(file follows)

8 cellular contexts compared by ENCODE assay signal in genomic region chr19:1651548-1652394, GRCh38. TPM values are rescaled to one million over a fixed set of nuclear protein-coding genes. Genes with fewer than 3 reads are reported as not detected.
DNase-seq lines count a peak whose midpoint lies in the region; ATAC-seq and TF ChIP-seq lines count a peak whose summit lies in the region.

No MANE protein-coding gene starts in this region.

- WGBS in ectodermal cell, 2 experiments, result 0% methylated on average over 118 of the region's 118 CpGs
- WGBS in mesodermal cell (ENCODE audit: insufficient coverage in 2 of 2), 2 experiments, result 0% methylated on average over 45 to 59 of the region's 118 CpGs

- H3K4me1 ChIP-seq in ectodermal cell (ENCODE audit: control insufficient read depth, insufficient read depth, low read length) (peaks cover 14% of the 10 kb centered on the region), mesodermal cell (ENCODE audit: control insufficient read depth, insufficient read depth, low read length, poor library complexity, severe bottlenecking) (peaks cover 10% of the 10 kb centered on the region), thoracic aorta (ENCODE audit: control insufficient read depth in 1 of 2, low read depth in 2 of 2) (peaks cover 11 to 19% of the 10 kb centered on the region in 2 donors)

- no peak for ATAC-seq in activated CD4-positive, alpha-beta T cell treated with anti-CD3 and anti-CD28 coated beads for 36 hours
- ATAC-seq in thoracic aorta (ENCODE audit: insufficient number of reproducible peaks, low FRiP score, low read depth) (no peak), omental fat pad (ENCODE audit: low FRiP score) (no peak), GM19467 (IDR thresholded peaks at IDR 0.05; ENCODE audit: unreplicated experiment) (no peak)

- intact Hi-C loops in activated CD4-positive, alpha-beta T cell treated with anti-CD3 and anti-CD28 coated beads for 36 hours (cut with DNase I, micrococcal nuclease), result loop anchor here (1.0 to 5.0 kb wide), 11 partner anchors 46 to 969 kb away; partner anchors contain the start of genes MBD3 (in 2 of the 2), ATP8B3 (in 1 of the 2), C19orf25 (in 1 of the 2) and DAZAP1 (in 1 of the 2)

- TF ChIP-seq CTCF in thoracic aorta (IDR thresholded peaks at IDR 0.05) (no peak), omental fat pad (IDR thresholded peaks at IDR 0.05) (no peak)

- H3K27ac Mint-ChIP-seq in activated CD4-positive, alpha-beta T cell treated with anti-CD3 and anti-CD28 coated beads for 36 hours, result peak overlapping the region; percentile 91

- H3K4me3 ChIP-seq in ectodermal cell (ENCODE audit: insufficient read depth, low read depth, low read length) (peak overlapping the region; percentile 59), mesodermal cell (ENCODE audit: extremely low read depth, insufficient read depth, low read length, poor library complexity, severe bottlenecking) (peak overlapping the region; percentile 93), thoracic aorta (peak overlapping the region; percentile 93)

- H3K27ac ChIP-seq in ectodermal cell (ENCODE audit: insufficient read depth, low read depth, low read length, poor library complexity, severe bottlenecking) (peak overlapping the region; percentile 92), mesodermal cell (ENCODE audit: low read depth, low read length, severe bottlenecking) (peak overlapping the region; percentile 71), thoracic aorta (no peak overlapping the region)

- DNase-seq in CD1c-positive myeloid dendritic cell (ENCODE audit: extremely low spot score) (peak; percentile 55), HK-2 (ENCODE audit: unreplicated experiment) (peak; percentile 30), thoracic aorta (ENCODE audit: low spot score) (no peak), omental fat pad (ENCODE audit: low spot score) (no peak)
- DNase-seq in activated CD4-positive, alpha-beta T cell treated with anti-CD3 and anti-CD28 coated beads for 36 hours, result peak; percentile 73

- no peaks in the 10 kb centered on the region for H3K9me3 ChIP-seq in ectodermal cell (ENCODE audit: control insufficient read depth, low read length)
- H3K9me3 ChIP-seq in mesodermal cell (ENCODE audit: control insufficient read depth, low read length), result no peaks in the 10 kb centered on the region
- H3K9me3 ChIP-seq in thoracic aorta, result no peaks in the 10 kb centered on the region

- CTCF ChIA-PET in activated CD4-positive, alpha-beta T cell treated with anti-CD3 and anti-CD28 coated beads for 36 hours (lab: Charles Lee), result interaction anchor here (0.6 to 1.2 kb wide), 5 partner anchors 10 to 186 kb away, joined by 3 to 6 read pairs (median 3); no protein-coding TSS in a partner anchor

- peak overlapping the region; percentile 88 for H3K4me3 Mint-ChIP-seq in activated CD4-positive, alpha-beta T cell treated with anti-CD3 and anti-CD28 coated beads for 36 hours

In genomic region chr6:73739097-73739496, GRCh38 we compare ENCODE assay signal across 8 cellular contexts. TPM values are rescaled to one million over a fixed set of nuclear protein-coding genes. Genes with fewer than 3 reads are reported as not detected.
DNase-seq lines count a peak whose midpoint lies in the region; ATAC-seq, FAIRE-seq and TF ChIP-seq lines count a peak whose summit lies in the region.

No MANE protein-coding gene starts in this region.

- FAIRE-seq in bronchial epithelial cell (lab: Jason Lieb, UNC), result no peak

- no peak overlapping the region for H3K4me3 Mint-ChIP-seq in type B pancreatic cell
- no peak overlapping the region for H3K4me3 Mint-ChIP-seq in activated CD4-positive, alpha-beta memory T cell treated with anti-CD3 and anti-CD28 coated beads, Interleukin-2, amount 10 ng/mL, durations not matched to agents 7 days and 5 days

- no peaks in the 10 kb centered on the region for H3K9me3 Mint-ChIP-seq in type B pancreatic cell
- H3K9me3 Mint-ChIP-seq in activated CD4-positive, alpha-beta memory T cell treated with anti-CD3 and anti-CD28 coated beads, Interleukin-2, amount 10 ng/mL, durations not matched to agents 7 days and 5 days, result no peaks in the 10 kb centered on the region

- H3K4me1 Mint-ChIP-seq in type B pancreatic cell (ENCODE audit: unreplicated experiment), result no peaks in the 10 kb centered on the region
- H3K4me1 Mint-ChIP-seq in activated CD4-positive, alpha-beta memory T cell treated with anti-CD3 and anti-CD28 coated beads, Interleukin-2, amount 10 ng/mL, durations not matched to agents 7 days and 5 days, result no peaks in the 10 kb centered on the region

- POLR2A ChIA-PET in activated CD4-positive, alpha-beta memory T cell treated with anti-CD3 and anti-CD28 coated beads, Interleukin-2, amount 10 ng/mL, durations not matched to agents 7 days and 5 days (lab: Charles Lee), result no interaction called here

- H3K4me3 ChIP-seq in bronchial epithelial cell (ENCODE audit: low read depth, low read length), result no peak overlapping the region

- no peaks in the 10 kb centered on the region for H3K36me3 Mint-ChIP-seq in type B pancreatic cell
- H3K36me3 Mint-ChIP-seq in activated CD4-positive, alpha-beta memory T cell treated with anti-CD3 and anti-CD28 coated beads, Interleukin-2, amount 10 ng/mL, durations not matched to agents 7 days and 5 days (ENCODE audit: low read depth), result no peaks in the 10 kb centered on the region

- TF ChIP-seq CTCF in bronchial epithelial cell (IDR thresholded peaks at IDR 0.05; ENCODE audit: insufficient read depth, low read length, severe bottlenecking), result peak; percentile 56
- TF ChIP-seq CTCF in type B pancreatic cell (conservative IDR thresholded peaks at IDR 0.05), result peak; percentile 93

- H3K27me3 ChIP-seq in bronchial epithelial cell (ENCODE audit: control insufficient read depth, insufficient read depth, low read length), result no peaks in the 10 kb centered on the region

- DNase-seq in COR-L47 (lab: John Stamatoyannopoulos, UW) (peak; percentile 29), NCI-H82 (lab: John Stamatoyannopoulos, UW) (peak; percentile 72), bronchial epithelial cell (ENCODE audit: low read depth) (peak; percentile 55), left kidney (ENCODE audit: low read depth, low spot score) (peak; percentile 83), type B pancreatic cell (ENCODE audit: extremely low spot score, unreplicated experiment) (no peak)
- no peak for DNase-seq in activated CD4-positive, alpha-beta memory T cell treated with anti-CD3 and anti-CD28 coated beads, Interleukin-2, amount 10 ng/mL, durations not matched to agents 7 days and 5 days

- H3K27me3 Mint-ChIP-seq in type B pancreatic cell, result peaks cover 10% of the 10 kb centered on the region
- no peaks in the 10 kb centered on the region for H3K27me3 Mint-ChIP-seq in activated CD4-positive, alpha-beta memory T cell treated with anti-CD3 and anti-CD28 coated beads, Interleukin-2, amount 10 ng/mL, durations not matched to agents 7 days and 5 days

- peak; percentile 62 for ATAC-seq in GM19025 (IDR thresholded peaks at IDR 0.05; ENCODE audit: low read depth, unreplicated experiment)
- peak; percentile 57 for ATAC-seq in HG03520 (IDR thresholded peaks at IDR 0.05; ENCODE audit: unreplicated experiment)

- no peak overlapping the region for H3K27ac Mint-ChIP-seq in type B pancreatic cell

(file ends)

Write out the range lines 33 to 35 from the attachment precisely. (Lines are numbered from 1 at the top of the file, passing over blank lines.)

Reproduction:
- no peaks in the 10 kb centered on the region for H3K36me3 Mint-ChIP-seq in type B pancreatic cell
- H3K36me3 Mint-ChIP-seq in activated CD4-positive, alpha-beta memory T cell treated with anti-CD3 and anti-CD28 coated beads, Interleukin-2, amount 10 ng/mL, durations not matched to agents 7 days and 5 days (ENCODE audit: low read depth), result no peaks in the 10 kb centered on the region

- TF ChIP-seq CTCF in bronchial epithelial cell (IDR thresholded peaks at IDR 0.05; ENCODE audit: insufficient read depth, low read length, severe bottlenecking), result peak; percentile 56